The dementedly annoying, ridiculously antagonistic, odious Mr. Thwaites is behind this horror. Mr. Thwaites, with that steady, self-absorbed, dreamy, almost somnambulistic quality of the lifelong trampler through the dreams of others. This man has to be read to be believed, and [barely] tolerated. He Troths, uses this grating Ye Olde English witticism-laden diction that just goads and baits and pesters — Hamilton is awesome with this character. Mr. Thwaites’ talent for passive-aggressive torture, casts another web of Unbearable in the boarding-house.
And his favorite victim is Miss Roach. Poor Miss Roach, her plain fear, fear of life, of herself, of Mr. Thwaites, of the times and the things into which she has been born, and which boomed about her and encircled her everywhere.
Let us not forget about Miss Roach. She is, after all, the heroine of this novel. Thirty-nine, having sought asylum in the Rosamund Tea Rooms when she was bombed out of her London apartment a year ago, Miss Roach is, among others, the long-suffering victim of Mr. Thwaites.
The jacket copy describes Miss Roach as “savvy, sensible, and all-too-meek.” And I would have to agree. She’s too polite to put Mr. Thwaites in his place, and her rationalizations about his behavior, and hers, her resolution to tolerate that twit and other twits — all entertaining, admirable yet funny, and gahdamned noble from where I was standing. Miss Roach is too amiable and tried too hard in company and conversation, and so sometimes gave an air, untrue to her character, of being genteel.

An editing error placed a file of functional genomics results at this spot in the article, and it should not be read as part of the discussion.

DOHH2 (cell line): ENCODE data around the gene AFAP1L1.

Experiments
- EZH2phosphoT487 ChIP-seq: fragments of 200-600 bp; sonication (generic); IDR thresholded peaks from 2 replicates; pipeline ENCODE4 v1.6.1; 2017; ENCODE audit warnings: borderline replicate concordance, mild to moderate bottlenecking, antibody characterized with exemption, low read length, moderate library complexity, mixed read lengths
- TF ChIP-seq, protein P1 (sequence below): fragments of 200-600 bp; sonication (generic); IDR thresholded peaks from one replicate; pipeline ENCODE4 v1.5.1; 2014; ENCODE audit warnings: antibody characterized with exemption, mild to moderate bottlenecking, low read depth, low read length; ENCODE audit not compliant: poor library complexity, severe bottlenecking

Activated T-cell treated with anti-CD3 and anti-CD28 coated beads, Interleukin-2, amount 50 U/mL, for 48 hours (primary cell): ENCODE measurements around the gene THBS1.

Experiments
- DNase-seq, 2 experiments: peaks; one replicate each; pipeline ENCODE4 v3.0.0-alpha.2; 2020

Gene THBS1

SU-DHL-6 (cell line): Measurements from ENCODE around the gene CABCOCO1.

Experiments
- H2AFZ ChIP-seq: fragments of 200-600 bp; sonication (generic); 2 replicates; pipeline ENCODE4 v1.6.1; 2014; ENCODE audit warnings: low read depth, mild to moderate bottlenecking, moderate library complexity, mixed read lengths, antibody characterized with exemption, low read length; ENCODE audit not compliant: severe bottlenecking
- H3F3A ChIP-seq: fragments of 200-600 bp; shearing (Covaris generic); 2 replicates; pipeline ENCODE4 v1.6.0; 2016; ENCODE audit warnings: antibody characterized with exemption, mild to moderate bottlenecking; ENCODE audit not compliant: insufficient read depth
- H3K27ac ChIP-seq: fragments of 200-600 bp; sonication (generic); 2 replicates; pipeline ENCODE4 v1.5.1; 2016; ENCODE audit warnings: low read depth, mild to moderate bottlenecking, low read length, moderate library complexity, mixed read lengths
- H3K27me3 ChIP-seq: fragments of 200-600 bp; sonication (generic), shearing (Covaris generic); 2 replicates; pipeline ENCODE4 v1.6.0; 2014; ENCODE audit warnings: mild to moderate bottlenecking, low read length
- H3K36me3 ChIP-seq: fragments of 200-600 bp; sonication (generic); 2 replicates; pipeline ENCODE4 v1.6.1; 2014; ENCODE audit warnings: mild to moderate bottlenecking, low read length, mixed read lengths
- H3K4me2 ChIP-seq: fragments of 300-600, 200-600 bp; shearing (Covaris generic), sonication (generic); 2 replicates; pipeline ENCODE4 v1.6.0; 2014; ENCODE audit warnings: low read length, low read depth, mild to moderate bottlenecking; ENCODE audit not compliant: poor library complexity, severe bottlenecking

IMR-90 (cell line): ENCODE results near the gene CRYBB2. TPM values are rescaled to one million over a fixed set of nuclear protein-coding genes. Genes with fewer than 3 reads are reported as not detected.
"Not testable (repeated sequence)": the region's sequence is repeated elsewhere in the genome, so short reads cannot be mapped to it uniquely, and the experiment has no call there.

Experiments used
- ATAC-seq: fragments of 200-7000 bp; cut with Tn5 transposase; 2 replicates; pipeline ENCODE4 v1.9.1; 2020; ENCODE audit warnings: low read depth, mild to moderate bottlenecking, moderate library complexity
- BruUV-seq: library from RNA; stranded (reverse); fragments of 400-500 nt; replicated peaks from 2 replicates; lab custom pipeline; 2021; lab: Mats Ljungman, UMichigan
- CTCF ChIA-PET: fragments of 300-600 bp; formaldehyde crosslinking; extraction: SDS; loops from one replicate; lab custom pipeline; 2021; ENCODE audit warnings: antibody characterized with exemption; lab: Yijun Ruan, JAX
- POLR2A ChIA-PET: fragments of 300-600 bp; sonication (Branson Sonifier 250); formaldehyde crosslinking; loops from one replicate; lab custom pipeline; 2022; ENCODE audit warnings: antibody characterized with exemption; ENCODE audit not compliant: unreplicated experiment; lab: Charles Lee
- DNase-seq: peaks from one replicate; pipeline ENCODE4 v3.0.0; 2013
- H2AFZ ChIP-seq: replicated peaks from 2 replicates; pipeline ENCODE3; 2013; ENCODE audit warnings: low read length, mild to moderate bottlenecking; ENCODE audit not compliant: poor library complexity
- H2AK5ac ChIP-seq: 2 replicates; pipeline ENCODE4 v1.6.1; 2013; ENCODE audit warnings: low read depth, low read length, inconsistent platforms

She possesses a quiet dignity as well, one laced with self-deprecation, one that can be easily mistaken for passivity, even timidity and impotence. It’s her façade’s default mode, because she’s rather riotously funny and feisty in her head.
This “passivity” even applies to the “romance” she has with “her” American Lieutenant Pike [excuse the onslaught of quotation marks — Miss Roach has a fondness for them], whose kisses she disliked . . . at first, but after a while she found that she disliked [them] a good deal less. Okay then. And even when Lieutenant Pike behaves like an asshat, Miss Roach is astute enough to realize that inconsequential is this American’s default mode: